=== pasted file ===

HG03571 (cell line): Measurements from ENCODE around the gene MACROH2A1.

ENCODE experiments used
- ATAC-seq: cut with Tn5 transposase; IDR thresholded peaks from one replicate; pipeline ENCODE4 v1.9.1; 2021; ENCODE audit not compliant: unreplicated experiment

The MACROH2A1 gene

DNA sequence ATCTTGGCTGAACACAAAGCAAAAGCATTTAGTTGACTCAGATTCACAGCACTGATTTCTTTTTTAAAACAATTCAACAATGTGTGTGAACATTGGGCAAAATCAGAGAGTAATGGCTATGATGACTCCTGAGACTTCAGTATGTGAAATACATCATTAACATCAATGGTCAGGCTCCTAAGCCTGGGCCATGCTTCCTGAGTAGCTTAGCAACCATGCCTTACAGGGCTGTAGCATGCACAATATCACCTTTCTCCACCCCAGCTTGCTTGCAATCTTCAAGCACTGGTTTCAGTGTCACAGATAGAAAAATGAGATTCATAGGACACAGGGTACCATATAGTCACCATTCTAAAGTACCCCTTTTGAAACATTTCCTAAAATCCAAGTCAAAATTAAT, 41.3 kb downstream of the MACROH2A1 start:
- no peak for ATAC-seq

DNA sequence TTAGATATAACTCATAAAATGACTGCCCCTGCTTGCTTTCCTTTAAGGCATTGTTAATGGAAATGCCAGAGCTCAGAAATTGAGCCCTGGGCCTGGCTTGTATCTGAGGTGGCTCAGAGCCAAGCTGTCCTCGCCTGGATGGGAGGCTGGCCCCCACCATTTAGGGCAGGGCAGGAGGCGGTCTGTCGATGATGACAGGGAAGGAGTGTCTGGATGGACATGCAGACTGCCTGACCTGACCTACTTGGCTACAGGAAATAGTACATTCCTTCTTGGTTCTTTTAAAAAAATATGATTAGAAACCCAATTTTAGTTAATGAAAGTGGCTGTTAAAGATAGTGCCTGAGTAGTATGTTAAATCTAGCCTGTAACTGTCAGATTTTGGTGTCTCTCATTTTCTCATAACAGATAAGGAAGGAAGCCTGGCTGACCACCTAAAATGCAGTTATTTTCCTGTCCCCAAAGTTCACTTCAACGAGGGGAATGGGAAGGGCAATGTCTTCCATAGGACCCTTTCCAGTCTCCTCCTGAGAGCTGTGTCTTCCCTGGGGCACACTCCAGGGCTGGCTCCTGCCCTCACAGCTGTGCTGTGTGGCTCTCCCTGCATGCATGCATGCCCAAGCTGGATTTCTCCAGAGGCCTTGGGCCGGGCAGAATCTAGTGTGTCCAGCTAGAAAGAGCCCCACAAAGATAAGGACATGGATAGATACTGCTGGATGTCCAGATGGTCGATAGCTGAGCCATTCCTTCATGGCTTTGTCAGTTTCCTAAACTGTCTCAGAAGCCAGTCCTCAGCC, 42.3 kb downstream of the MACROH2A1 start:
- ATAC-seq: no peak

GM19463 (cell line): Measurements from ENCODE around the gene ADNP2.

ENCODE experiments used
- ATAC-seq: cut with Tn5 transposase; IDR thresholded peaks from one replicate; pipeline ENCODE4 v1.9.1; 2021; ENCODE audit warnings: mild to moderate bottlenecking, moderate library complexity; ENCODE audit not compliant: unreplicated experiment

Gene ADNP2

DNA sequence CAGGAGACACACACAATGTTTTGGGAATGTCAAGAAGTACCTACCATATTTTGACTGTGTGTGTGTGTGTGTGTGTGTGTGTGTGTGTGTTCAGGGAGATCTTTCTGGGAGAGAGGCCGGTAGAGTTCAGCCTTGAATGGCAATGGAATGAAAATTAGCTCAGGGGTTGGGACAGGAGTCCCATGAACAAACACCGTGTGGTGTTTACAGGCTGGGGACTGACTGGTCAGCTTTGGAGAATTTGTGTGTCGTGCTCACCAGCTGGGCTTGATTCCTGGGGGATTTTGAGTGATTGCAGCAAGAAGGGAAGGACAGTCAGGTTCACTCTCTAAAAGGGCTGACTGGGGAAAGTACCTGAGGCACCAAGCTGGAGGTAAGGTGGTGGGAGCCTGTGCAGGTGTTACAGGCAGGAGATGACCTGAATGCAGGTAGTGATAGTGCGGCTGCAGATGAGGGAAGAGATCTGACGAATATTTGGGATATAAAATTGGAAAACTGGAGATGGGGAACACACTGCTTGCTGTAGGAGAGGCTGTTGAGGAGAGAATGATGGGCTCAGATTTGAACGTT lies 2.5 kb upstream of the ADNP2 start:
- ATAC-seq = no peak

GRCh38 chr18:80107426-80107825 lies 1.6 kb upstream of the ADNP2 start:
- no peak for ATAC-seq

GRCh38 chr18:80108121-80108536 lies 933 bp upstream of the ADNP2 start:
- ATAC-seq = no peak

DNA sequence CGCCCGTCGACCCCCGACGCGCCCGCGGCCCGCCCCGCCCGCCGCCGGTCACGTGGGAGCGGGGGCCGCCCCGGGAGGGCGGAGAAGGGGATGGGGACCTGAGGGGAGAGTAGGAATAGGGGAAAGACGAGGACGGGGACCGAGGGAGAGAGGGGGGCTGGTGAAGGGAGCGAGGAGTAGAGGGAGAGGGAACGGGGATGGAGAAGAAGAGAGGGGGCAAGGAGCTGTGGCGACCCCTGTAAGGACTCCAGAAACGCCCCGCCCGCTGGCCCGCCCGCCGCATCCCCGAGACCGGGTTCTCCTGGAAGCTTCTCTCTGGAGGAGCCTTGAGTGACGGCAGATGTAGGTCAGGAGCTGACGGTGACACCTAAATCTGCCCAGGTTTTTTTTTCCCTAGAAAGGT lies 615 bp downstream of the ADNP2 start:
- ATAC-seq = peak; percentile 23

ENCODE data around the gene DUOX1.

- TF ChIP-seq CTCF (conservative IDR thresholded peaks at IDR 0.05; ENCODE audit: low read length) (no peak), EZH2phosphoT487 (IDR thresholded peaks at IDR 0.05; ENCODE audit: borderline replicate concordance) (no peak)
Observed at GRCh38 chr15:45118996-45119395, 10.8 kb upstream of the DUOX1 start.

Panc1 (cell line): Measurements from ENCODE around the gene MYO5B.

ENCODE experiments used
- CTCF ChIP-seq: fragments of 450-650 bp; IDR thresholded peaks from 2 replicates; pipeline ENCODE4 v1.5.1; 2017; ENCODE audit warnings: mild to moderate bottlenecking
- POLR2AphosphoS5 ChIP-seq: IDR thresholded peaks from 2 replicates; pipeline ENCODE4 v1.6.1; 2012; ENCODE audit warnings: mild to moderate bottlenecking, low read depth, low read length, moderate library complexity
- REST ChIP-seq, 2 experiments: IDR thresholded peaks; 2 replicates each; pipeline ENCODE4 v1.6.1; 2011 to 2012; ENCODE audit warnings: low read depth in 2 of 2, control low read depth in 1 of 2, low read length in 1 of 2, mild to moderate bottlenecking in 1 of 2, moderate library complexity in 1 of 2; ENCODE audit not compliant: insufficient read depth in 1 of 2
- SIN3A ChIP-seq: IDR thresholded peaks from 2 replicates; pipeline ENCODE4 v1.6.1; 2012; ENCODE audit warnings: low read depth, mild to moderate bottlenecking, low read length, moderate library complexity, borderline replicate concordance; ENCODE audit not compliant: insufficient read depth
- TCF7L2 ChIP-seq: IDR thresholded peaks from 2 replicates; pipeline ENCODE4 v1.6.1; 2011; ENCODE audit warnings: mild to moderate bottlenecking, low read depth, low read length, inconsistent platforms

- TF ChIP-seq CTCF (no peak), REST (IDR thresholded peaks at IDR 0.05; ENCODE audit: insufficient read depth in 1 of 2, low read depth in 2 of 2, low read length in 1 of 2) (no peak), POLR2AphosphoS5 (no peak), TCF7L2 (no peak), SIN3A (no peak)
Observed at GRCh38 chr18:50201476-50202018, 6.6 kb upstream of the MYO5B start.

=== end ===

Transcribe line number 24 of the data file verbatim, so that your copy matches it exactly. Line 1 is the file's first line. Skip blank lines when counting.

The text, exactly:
Panc1 (cell line): Measurements from ENCODE around the gene MYO5B.